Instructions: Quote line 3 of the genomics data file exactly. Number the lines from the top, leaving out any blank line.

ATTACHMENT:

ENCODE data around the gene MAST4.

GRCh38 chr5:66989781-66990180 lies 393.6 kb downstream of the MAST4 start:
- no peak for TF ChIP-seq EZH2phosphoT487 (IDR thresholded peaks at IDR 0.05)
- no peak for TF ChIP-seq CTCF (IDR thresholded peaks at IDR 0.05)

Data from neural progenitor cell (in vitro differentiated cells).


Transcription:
- no peak for TF ChIP-seq EZH2phosphoT487 (IDR thresholded peaks at IDR 0.05)